While 94 percent of Texas’ Republican primary voters have been asking for the state’s constitutional spending limit to be strengthened, that reform never reached the floor of either chamber of the Legislature. Until today, where it passed the Texas Senate. This also marks another promise Lt. Gov. Dan Patrick has delivered on from his 2014 campaign.
Senate Bill 9 by Sen. Kelly Hancock (R-Fort Worth) marked the most significant budget reform in a decade to the operations of the state. His measure uses changes in population and inflation as the measuring stick for limiting the growth of state government.
Improving the state spending limit has been a top issue of Texans for Fiscal Responsibility since the organization was launched in 2006.
For more than two decades, lawmakers have used the loose measure of “projected personal income growth” – a number that created a nearly limitless limit until pressure from voters over the last 14 years caused the legislature to start adopting tighter limits.
Hancock’s measure will apply the spending limit to a greater portion of the budget and will require a super-majority of lawmakers to exceed the limit. State Sen. Craig Estes (R-Wichita Falls) deserves credit for having helped restore some elements that had been weakened in the committee process.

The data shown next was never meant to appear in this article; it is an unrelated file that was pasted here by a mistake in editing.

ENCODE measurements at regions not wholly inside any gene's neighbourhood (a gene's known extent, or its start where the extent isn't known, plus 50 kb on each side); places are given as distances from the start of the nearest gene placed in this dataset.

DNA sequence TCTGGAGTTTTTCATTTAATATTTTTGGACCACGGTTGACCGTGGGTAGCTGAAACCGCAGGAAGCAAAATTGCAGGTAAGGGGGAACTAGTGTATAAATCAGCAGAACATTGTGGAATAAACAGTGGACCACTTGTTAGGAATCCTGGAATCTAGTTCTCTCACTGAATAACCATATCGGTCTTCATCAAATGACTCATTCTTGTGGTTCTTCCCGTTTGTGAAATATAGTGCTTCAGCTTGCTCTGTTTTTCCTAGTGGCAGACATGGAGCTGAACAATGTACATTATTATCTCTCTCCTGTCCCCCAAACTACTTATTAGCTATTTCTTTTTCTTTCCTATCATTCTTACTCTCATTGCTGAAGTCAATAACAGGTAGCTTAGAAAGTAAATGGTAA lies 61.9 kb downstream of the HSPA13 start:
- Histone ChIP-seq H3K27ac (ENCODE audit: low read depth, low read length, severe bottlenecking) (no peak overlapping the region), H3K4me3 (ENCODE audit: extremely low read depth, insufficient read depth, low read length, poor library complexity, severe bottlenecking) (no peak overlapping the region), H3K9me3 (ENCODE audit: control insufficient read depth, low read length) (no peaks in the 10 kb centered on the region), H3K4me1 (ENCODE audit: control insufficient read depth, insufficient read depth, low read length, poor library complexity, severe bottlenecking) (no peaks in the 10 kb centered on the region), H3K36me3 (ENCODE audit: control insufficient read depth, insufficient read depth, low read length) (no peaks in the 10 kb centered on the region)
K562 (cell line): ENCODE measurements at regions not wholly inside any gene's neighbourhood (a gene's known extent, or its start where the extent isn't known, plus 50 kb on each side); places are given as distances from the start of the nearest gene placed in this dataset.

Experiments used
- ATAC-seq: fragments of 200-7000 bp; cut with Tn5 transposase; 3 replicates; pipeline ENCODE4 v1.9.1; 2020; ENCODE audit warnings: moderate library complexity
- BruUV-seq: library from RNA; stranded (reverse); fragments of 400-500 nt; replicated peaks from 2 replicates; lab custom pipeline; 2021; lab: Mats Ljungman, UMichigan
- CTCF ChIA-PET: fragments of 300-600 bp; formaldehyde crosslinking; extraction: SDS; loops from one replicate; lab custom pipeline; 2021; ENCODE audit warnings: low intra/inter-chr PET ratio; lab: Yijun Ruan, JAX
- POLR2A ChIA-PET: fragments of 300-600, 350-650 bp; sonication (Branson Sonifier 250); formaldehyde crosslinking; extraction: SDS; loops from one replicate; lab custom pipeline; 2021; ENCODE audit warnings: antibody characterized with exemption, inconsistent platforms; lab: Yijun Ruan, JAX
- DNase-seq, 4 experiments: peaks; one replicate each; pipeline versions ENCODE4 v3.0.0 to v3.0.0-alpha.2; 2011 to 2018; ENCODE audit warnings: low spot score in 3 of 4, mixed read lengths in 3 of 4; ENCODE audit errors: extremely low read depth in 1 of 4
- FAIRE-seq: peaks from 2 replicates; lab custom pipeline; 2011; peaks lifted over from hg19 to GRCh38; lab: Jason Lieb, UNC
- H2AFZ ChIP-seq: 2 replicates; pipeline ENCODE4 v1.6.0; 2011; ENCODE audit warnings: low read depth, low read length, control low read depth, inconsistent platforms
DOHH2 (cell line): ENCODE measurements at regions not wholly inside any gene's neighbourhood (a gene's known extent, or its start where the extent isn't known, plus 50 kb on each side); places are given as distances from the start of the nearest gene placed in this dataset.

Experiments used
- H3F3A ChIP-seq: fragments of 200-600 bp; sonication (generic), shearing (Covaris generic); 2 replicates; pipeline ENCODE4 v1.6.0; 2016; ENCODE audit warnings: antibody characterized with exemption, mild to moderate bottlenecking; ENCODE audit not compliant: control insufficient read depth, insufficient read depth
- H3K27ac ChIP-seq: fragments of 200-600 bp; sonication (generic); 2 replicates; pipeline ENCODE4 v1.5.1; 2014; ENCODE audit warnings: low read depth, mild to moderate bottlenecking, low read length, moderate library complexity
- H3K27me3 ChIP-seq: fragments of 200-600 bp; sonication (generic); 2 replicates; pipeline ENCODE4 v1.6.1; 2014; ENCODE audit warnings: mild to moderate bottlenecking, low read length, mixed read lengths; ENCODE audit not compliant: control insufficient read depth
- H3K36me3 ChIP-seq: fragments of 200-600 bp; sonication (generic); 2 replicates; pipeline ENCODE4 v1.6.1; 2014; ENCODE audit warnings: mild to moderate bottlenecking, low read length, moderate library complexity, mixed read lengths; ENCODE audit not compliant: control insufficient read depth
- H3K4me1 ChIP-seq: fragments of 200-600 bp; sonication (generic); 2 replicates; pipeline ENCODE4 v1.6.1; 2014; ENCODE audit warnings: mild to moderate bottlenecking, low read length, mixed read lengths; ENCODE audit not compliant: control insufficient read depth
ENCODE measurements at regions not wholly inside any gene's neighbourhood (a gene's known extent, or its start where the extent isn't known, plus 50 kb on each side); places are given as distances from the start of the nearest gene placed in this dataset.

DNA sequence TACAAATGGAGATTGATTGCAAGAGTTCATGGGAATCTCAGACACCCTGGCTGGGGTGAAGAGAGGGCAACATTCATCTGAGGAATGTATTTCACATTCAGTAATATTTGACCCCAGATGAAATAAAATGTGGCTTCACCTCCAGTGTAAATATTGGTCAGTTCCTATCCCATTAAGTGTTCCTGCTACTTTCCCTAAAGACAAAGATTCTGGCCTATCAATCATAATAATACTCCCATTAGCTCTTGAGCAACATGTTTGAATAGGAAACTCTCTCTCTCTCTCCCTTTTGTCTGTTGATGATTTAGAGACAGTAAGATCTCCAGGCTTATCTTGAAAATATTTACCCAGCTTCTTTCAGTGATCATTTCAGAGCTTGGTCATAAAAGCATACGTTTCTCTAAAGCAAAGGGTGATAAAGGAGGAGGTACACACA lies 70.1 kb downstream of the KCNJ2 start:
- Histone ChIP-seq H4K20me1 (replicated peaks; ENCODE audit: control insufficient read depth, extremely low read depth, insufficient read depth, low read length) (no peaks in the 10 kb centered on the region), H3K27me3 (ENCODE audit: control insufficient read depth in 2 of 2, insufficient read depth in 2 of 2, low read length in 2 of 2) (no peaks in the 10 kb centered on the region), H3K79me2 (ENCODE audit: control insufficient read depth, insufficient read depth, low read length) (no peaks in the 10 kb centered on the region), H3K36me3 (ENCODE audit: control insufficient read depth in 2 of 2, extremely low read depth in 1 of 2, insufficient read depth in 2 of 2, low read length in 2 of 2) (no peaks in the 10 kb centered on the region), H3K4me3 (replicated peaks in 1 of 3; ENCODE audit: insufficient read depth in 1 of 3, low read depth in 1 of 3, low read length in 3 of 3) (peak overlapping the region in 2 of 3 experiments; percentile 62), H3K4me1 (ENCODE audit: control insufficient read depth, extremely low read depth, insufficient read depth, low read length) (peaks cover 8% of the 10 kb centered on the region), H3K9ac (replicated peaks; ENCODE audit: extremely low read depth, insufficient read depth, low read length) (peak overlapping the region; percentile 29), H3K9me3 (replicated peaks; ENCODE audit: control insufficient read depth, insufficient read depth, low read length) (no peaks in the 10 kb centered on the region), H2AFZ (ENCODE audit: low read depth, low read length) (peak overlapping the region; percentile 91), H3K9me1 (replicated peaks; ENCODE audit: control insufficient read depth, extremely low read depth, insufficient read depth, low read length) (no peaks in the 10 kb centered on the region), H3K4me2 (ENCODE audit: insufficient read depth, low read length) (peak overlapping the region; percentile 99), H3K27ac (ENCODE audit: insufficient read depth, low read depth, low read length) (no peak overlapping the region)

The next stop for SB 9 is the Texas House, where it faces an uncertain future because the leadership there has been hostile towards restrictions on the government of growth.
It will join the queue of more than 100 bills that have been passed by the Senate but left un-referred by House Speaker Joe Straus to a committee for hearings and consideration.
For his part, Patrick campaigned — among other things — on changing the Senate’s onerous “21 vote” rule, reining in property taxes, addressing border security, and strengthening the state spending limit. So far, the Senate has delivered substantially on all those promises.